The tempo of a song may also vary according to the degree of ornamentation used. In the Scottish Gàidhealtachd, melismatic singing is much more pronounced in Lewis and in Harris, but nowadays there are fewer singers who ornament naturally and effortlessly in the traditional style. However, some singers, wherever they come from, feel that ornamentation is a requisite of any traditional singing; this, unfortunately, results in the introduction of a very artificial form of ornamentation in some performances. Affected, excessive or peculiar embellishments / ornamentation are unpleasant to listen to and add nothing to a sean-nòs performance, indeed they totally strip it of its traditional 'nòs' and should be avoided at all costs.
A style of singing which has been nurtured since childhood will always sound natural and will stand the test of time. A true traditional singer, brought up with melismatic singing, will never think about when or where to embellish notes, it will be as natural to them as breathing or as natural as their accent (as mentioned above).
When a singer is brought up with an indigenous singing style their performance of a song will always sound natura, but as so little true 'seinn dùchasach' is now heard in our Gaelic communities, younger singers often have to learn their songs from commercial recordings which, although attractive in sound and quality, are too often based on techniques and styles outwith their own region and culture, and are usually from a variety of sources, with many singers now adopting mainstream jazz, blues, rock and pop styles within their performance. This shows that the emphasis is more on pleasing a non-Gàidhealach audience than on respecting the song or the traditional genre. There is an element of the inferiority complex in this trend and suggests that some Gaelic song performers require to be validated by those from outside the culture before they feel comfortable about their own performance. The danger in this is that the fickle nature of fashions and trends will render them ignorant of the true roots of the songs they perform, and they will certainly be unable to perform them authentically and/or pass them on to a younger generation. What then of the unbroken chain ?
Another phenomenon attached to traditional Gaelic singing is that the singer will often make changes in the song each time it is sung. I know I do this myself, through my ornamentation or by subconciously making other slight changes in the melody notes. It will depend on how one feels at the time, on one's familiarity with the song, on the atmosphere, on how relaxed one is, or on the state of one's voice at the time.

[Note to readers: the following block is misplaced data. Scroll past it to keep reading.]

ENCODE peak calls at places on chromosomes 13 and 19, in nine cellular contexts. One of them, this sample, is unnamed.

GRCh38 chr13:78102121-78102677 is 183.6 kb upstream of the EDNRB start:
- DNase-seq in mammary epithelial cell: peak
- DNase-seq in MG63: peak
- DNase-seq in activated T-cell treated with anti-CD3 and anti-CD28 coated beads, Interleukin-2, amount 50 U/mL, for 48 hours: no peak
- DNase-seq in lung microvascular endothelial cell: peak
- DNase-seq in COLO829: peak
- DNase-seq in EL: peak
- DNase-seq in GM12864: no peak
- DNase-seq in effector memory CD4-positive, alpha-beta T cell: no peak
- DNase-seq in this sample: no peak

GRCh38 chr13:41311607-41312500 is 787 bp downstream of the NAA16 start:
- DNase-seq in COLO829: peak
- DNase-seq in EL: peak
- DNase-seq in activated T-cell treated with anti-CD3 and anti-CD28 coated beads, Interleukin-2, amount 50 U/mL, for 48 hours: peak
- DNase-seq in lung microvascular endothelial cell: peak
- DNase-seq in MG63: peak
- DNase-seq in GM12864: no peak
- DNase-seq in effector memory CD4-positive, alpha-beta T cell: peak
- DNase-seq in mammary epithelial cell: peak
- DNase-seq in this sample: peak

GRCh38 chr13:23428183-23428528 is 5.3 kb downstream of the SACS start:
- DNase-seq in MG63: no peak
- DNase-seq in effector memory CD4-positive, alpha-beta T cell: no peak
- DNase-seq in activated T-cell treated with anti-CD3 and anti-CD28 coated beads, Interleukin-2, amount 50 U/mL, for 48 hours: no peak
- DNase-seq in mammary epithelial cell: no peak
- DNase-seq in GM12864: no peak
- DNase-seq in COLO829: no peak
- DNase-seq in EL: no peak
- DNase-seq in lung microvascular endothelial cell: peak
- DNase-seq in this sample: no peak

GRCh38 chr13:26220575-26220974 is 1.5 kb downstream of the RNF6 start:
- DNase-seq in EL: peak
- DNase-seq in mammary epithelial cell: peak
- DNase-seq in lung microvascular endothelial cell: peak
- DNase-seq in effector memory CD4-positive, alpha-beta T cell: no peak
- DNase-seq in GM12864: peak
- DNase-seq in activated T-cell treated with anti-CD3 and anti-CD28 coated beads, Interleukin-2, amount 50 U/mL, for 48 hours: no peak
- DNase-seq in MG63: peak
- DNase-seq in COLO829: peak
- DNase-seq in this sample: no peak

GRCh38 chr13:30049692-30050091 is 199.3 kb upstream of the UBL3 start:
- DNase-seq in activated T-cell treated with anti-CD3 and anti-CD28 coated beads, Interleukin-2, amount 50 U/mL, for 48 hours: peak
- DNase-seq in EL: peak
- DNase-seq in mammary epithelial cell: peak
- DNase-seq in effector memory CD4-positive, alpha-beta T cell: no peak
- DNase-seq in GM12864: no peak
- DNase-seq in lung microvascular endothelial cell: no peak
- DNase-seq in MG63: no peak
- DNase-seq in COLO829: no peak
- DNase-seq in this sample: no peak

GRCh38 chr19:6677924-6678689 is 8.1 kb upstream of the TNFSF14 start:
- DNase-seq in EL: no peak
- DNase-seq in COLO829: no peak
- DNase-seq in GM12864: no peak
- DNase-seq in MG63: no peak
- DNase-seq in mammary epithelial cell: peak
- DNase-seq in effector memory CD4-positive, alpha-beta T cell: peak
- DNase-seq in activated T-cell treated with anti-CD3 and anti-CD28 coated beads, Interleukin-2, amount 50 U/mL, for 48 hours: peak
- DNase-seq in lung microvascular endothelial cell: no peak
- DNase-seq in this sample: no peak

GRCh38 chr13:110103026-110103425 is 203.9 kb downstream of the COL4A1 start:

Insensitive musical accompaniment has certainly had an adverse effect on the performance of traditional Gaelic song over the past 70 years or so. Songs which should be unrestricted in their rhythm are often forced into measured time because of unsympathetic musical arrangements, and possibly the intimidating tactics of instrumentalists who are unfamiliar with the genre and who force singers to alter or distort the natural linguistic rhythms within a song.
When Gaelic songs that are naturally free in rhythm are forced into a strict, and what is in fact an alien rhythm, many of the Gaelic words are stretched out unnaturally, poetic phrases are broken and the entire performance loses authenticity, particularly for the informed listener. Too often the meanings of the words are altered by the distortions of rhythm created by thoughtless instrumental accompaniment. I should add, however, that there are many accomplished musicians who are extremely adept and sensitive to the nuances of traditional singing styles (many of whom I've had the pleasure of working with) and who go out of their way to ensure that the song text is given due respect and that the singer is happy with their accompaniment.
For those of us 'of a certain vintage', who were brought up in Gaelic speaking communities, local or regional singing was a part of our cultural landscape - it was always there and a constant in our lives, just as our language was. I am painfully aware that, nowadays, young people in the Highlands and Islands do not have this luxury and that their main exposure to Gaelic singing is through the medium of social media, CDs, videos, television, and large festivals, which too often marginalise or even exclude the most traditional performances.
Traditional singing, within communities, and performed in an informal and relaxed manner is becoming frighteningly rare.
I hope the above highlights the fragile state of traditional Gaelic singing (not to be confused with 'traditional' songs) in the 21st century, and the need to keep these precious living traditions alive within Gaelic speaking communities.
I hope the blog encourages debate, and I would welcome any questions or feedback. (please use the contact form).
To finish, I'd like to quote Sorley MacLean;
Gaelic songs - "the songs in which ineffable melodies rise like exhaltations from the rhythms and resonances of the words, the songs that alone make the thought that the Gaelic language is going to die so intolerable to anyone who knows Gaelic, and has in the least degree the sensibility that responds to the marriage, or rather the simultaneous creation, of words and music.